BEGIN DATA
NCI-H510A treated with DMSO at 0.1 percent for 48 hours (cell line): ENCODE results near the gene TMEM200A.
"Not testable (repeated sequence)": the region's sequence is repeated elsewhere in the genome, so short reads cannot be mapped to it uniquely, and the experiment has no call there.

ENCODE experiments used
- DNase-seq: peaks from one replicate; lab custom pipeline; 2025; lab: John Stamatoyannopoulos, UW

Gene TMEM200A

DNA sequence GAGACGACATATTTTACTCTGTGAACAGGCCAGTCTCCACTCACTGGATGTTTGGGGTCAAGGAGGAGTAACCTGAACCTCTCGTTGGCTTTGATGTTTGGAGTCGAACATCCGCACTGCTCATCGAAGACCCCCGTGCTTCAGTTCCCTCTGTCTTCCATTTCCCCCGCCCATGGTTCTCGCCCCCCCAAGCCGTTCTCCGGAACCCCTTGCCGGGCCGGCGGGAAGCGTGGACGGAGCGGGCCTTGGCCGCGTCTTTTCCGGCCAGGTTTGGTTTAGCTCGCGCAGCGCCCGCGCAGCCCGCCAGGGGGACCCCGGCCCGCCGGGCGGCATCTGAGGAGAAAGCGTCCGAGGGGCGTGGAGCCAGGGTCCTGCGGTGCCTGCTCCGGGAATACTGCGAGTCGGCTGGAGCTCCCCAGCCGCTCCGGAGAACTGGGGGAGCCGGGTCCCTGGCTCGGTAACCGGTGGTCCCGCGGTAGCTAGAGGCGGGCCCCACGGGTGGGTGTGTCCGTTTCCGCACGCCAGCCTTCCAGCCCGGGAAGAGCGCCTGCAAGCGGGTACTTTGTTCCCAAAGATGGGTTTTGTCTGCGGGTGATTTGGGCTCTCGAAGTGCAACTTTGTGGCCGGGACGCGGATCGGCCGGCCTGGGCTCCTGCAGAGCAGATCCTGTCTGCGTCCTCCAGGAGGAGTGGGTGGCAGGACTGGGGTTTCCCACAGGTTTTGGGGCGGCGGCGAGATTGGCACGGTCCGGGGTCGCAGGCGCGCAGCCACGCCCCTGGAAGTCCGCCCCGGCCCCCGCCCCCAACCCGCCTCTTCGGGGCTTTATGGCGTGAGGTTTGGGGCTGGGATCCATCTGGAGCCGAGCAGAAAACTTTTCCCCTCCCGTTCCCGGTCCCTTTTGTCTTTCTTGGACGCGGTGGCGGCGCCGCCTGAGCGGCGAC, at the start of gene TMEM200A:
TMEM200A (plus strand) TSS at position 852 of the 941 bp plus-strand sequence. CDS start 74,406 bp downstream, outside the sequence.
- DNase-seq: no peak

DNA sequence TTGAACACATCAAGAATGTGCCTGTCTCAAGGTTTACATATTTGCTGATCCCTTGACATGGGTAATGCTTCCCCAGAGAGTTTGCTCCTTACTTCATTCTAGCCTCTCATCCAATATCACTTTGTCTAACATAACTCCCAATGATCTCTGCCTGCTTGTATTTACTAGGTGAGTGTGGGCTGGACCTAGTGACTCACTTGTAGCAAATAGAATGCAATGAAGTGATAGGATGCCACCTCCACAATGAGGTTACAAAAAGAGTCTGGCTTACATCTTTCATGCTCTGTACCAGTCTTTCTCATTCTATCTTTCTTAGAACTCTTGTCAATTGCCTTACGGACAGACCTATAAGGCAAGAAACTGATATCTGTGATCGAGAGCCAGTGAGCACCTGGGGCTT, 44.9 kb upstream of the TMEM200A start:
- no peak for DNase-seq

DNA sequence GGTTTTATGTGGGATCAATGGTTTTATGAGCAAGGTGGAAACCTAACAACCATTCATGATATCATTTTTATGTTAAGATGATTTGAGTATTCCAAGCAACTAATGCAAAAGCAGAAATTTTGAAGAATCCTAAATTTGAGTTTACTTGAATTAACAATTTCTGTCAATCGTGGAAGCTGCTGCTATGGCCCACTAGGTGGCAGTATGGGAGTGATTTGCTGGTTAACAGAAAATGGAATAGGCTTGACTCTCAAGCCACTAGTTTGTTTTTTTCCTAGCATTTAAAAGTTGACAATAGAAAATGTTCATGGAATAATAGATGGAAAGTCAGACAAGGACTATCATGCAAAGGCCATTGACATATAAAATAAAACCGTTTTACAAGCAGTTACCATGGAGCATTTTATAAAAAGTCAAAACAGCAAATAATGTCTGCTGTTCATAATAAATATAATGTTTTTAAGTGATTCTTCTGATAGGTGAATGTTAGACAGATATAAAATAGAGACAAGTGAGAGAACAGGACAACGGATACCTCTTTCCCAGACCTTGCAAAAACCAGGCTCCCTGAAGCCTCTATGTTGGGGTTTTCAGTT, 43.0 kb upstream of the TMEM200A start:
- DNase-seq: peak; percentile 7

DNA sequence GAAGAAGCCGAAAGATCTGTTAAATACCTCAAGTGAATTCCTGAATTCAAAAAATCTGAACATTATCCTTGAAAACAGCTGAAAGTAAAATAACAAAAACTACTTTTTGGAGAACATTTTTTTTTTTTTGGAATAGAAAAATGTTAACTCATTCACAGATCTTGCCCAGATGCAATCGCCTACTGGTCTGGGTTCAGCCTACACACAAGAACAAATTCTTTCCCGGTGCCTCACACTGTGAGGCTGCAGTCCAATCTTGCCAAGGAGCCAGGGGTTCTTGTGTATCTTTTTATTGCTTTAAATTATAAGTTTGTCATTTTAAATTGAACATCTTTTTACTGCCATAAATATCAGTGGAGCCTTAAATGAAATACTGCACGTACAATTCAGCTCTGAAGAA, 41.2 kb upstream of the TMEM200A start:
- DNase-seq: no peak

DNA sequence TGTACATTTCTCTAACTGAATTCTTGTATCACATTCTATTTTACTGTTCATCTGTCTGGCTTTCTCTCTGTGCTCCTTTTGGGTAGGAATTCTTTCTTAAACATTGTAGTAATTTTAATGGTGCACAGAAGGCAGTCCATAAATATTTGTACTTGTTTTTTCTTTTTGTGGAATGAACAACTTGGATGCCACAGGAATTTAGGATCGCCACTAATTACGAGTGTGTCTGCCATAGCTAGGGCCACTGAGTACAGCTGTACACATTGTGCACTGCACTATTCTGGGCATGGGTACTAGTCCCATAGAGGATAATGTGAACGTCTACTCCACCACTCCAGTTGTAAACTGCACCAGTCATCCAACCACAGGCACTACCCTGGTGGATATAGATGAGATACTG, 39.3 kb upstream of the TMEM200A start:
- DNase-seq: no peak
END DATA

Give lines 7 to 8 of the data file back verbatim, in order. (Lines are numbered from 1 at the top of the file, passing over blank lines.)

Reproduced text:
TMEM200A (plus strand) TSS at position 852 of the 941 bp plus-strand sequence. CDS start 74,406 bp downstream, outside the sequence.
- DNase-seq: no peak